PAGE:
My colleague asked me to help him out with this image:
He needs to know the grain size distribution, and they’ve been having trouble automating this. He knew I’d been doing some work with Mathematica’s image analysis capabilities so he thought maybe I could make some headway. This post shows my current progress.
My first idea was do use EdgeDetect to find the boundaries:
This seems to isolate most of the grains, but I need Mathematica to isolate the areas that the edges separate. What I decided to do was to darken up the edges by dilating them and subtracting them from the original image:
Now I use the very cool MorphologicalComponents command to get this:
Here’s an animation that slowly identifies the grains:
Cool, huh? I thought so. I’m waiting to hear from my colleague to see if this is the sort of identification he needs. My guess is that he wants something like a histogram of the areas of the grains. With ComponentMeasurements, that’s super easy:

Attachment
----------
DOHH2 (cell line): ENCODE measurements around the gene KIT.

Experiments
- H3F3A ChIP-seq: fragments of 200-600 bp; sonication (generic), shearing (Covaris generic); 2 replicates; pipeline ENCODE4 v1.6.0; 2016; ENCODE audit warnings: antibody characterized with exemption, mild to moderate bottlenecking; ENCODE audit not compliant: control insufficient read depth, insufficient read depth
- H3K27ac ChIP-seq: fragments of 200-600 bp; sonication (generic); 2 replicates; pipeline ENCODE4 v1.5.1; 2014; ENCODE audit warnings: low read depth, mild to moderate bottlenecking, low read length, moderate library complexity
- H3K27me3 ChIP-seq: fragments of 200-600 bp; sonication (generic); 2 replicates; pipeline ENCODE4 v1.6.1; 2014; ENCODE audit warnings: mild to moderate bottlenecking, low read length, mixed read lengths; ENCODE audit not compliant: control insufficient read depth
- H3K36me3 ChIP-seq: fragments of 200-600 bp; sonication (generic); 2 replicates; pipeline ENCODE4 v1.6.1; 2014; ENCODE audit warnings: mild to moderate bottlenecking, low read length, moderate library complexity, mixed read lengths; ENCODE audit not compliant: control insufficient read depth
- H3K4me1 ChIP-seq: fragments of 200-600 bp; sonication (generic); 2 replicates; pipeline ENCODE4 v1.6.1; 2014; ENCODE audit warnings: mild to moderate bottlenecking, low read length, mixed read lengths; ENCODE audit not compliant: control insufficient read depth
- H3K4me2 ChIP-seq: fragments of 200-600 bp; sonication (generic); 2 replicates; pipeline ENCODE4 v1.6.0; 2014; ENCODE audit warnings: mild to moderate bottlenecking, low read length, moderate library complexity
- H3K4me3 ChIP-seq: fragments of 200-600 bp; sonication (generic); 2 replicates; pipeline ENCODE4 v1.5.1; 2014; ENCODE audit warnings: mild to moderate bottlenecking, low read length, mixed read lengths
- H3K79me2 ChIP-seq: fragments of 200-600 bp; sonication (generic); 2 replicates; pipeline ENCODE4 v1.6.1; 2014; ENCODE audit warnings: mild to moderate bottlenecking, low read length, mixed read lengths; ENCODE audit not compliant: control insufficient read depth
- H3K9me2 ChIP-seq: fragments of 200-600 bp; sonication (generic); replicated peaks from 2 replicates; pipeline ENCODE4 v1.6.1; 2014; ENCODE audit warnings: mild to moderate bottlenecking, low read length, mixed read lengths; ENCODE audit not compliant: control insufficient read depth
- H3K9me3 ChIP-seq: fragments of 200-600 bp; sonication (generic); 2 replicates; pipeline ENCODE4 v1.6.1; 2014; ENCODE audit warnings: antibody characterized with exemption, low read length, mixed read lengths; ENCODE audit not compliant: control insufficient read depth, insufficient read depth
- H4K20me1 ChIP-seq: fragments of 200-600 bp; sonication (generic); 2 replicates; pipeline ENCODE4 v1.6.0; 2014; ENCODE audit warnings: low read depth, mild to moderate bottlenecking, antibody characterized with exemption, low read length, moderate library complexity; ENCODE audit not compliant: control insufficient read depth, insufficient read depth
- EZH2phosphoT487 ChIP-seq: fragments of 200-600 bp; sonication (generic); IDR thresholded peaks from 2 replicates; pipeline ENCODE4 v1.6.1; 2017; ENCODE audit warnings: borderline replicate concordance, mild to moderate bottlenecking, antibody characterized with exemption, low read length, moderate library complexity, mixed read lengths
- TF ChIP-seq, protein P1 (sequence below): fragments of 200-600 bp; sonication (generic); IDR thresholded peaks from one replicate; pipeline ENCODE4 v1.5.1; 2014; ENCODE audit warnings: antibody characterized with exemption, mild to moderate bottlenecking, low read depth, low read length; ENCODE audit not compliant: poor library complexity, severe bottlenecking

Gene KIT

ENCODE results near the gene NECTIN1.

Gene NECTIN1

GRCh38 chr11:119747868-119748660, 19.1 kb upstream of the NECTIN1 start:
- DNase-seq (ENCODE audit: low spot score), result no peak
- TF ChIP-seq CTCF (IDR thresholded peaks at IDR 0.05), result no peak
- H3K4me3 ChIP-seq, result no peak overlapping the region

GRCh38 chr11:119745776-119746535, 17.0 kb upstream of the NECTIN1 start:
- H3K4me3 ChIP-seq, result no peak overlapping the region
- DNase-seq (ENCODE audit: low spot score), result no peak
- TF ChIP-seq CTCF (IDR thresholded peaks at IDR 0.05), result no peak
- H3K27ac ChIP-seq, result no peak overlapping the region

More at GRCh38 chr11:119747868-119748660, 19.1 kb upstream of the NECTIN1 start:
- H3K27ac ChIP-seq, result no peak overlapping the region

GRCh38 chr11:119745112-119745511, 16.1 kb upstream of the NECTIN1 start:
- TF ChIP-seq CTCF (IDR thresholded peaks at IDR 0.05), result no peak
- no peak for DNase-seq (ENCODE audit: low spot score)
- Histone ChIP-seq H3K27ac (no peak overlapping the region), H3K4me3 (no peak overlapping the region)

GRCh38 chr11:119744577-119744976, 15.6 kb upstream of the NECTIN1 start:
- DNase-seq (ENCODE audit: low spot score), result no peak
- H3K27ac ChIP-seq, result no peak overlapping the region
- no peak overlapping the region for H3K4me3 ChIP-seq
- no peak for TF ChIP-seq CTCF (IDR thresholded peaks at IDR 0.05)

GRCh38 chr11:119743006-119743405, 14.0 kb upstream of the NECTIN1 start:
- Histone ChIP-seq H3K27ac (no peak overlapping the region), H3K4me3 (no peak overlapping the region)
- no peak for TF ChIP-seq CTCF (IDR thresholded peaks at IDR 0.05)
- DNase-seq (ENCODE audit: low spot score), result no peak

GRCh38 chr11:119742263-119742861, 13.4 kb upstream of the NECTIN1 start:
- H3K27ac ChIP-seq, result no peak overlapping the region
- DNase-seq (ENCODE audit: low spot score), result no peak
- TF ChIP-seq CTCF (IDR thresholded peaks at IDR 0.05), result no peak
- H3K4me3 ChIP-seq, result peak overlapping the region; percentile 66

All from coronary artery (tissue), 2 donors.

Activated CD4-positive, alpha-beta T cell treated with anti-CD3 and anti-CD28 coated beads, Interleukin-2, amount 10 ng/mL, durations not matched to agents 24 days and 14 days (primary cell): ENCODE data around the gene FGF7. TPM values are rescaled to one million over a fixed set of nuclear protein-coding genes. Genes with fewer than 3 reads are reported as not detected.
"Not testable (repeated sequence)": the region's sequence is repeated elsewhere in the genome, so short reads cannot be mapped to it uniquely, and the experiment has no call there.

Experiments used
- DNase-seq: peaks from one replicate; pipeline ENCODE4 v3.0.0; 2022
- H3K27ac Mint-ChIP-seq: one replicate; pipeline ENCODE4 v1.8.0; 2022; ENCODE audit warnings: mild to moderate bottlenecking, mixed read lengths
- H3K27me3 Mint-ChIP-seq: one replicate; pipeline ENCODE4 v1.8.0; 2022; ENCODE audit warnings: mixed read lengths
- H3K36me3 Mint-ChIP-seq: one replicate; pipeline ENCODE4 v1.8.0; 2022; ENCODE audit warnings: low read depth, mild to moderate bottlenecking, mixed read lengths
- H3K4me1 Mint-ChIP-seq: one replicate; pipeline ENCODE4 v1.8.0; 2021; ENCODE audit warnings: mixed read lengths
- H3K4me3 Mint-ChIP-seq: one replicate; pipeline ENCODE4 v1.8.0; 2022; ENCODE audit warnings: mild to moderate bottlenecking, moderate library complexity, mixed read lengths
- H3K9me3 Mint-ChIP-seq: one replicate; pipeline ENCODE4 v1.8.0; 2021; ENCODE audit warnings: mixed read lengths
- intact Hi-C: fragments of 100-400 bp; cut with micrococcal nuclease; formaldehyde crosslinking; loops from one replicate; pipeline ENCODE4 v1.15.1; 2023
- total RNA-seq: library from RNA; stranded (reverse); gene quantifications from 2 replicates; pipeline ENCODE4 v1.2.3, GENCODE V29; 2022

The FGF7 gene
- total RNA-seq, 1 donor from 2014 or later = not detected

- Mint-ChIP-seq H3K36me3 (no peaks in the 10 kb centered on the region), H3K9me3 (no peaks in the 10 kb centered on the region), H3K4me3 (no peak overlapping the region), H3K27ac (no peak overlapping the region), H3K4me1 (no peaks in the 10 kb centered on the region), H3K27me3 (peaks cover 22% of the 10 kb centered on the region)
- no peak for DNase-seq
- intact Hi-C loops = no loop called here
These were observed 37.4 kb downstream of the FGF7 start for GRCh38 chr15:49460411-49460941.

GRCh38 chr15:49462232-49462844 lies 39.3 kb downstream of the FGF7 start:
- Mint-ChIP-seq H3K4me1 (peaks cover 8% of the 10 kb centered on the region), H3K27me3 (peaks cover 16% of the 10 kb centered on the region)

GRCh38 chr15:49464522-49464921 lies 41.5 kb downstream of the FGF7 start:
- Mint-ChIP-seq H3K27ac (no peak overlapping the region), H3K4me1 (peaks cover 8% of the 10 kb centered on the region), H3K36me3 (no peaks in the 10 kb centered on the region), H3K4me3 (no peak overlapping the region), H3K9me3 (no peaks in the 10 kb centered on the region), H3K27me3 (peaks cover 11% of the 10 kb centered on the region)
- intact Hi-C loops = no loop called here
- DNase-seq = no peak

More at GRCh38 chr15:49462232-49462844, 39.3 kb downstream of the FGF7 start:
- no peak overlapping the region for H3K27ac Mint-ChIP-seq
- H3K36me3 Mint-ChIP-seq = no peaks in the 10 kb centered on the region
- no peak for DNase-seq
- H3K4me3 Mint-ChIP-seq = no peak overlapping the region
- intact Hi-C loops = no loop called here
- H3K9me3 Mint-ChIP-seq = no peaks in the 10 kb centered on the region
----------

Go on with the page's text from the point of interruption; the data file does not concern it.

Ok, so now I admit to you my ignorance. I have no idea how people do this, though I did find this standard (paywall) at the American Society for Testing and Materials (ASTM). I’m hoping some of you can help me out with refining this technique. It’s really fast in Mathematica to run it, and I think it’s pretty robust, but it does clearly miss a few grains and inadvertently joins a few.
Thoughts? Here are some starters:
- This is cool, but I’d love to know the exact Mathematica commands.
- This is dumb, there’s a much better way to do it, and here’s how . . .
- This is cool, can I send you all my data so that I can graduate sooner?
- This is dumb, we pay grad students to do this by hand so that they learn to hate. Don’t make this available.
- This is cool, but I bet it would struggle with . . .
- This is dumb, it only worked this time because . . .